Pasta dishes are often heavy on cheese and meat, which makes them more flavorful but less healthy. But you have other options. Another choice is to make your pasta with seasonal ingredients. For example, in springtime when vegetables like asparagus and zucchini are at their peak, add them to pasta dishes for a vegetarian pasta dish. For a higher protein dish, add beans or legumes instead of animal products like beef—it will add more fiber to your pasta dish too. Cooking seasonally means you get the freshest ingredients and the most nutritious.

Don’t use high-sugar pasta sauces

Sugar is not a healthy addition to your diet, rather it’s empty calories. The average person in the United States consumes 8,000 teaspoons of sugar each year. It’s a contributor to weight gain and obesity. Plus, sugar consumption and weight gain fuel insulin resistance, a risk factor for type 2 diabetes and cardiovascular disease. In addition, diets high in sugar cause blood sugar swings that can cause a drop in energy a few hours after eating them.

Most pasta sauces contain some form of added sugars—whether it’s tomatoes or herbs cooked with sugar, or some other form of sweetener manufacturers add during preparation. If you buy prepared pasta sauce, read the label, and look for one with no added sugar. Even better, make your own, so you control the ingredients.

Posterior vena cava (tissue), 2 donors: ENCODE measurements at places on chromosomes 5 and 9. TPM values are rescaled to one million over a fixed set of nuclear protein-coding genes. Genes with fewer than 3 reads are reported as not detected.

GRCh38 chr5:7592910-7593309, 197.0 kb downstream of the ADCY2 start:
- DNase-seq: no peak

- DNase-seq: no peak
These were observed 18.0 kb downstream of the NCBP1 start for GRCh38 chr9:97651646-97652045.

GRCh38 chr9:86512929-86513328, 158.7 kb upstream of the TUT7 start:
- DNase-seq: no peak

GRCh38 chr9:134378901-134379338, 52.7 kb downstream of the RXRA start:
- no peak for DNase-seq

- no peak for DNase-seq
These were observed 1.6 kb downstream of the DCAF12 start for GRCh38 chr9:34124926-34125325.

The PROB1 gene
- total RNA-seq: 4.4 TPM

Skip the pasta accompaniments

What do you eat with your pasta? For many people, it’s Italian bread and butter, leading to carb and calorie overload. Pasta isn’t exactly a low-calorie meal in general, but when you eat it with breadsticks or garlic bread, the calorie count, and carbs skyrocket. Instead of having a carb overload before your meal even begins, try ordering a salad instead or skipping the bread altogether. And hold off on that rich Italian dessert at the end of your meal!


Hopefully, this article inspires you to make pasta a little healthier. By making a few changes, like using zoodles instead of noodles, and using no added sugar pasta sauce, you can enjoy a healthy, but delicious, Italian meal.


  • “Insulin Resistance and Diabetes | CDC.” https://www.cdc.gov/diabetes/basics/insulin-resistance.html.
  • “Zoodles Nutrition Facts – Eat This Much.” https://www.eatthismuch.com/food/nutrition/zoodles,1586390/.